22 October 2020
Governments warn of new lockdowns
Europe | Governments across Europe have enforced new restrictions to slow the spread of covid-19. Unable to prevent people from socialising and fearful of the consequences of another lockdown, they resort to the only measure they have: closing pubs and bars.
Governments are struggling with a sharp rise in infections, especially among the young, as the pandemic’s second wave arrives ahead of the northern hemisphere’s flu season.
The Brussels Region decided to close all bars and pubs on 7 October 2020 and banned drinking in public places. The measures will last for at least a month. Only restaurants are allowed to stay open.
Paris, too, has closed its bars, while Spain, after intense political feuding, ordered its capital Madrid into another lockdown – becoming the first European capital to re-enter lockdown.
France has since stepped up its measures and put Paris and eight other cities under a night-time curfew between 9pm and 6am as of 17 October. Residents will not be able to go to restaurants or visit private homes during these hours. Anyone found transgressing the new rules will be fined EUR 135 (USD 159).
The Czech government also announced the closure of bars, restaurants and schools, that will apply until early November.
Public suffering from pandemic fatigue
Scotland ordered all pubs and restaurants in the central belt (the area between Edinburgh and Glasgow) to close for two weeks until 25 October. They can still serve alcohol as a takeaway, though. In Northern Ireland the hospitality sector was shuttered until mid-November.
On 14 October, Germany recorded the highest number in daily covid-19 infections ever. Following an eight-hour meeting between Chancellor Angela Merkel and the country’s 16 state premiers, new measures were agreed, which include limits on the number of people at private gatherings and a curfew for bars and restaurants at 11 pm in areas deemed hotspots.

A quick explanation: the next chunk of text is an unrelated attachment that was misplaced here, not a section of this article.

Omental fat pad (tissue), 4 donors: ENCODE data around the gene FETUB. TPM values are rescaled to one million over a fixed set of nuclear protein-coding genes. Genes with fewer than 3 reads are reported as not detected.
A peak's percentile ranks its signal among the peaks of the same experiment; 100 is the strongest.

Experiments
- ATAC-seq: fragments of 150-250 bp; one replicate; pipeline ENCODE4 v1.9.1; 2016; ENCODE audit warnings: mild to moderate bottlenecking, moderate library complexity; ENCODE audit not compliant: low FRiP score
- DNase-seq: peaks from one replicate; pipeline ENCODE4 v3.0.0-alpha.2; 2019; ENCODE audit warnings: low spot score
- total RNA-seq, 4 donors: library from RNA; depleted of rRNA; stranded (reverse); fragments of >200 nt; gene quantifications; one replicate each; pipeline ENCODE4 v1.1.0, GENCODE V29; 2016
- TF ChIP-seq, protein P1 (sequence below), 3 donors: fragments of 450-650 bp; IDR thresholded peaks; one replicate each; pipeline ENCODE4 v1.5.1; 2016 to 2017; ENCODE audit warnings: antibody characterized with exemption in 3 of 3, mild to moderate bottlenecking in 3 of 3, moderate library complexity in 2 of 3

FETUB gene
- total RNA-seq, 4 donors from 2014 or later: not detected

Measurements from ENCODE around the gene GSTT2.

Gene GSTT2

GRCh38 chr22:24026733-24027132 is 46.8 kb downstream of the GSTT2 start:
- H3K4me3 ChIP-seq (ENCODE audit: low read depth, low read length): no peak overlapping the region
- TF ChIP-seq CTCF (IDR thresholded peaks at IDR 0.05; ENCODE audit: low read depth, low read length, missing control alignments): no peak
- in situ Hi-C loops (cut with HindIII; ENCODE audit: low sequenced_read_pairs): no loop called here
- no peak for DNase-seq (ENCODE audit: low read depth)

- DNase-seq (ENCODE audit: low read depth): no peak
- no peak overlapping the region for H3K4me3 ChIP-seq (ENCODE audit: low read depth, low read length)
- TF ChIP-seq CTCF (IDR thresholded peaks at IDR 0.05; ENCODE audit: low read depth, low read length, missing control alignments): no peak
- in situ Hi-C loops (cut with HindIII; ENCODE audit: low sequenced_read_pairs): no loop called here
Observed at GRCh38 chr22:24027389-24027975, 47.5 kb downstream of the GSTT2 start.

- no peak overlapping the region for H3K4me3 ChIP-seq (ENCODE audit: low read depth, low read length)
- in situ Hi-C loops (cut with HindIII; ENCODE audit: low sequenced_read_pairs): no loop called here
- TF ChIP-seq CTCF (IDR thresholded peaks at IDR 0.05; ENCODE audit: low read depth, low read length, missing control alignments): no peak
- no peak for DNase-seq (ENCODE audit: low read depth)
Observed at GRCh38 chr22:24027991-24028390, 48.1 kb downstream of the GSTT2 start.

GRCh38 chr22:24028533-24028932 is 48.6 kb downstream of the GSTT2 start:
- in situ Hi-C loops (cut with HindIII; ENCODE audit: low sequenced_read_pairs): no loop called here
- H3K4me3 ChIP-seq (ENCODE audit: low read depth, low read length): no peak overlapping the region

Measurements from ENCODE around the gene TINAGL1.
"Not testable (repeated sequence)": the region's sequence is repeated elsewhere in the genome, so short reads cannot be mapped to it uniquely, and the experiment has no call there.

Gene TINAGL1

Ms Merkel has repeatedly said she wants to avoid renewed shutdown of social and economic life like in spring, which already cost the government EUR 200 billion in new debt. She appealed to the country’s younger citizens to avoid parties for now so that they can enjoy life later.
It is a big problem for governments that people across Europe seem to be suffering from what has been called “pandemic fatigue”. It is telling that people are either confused or won’t listen to guidance because cases continue to explode, including in places where stricter measures have already been put in place.
Portugal, for example, ordered new restrictions in September, but in early October recorded daily infection rates last seen in April. In northern England, where new rules have come and gone and come again, the most tangible result has been the sowing of confusion, not the slowing of contagion, media say.
Pub closures a token measure?
Governments are treading a narrowing course between keeping the virus in check and what their publics and economies will tolerate. That is especially so in democracies, where governments are ultimately answerable to the voters.
With Britain expected to announce even more sweeping measures, many focused on curbs to drinking and carousing, the government is at odds to provide hard evidence that early pub closing hours help slow transmission. The virus, which thrives on human contact, still depends on individuals changing their behaviour.
The only way out for governments is to impose another full lockdown, the pitfall of which can be witnessed in Israel. It has led to chaos and rampant protests.
While issues around mask wearing and other prudent measures remain far less controversial in Europe than in the US, the prospect of a winter under tight restrictions or even lockdowns is stirring new frustration.
But if people refuse to stick to guidance, it remains to be seen if steep punishments will chasten them.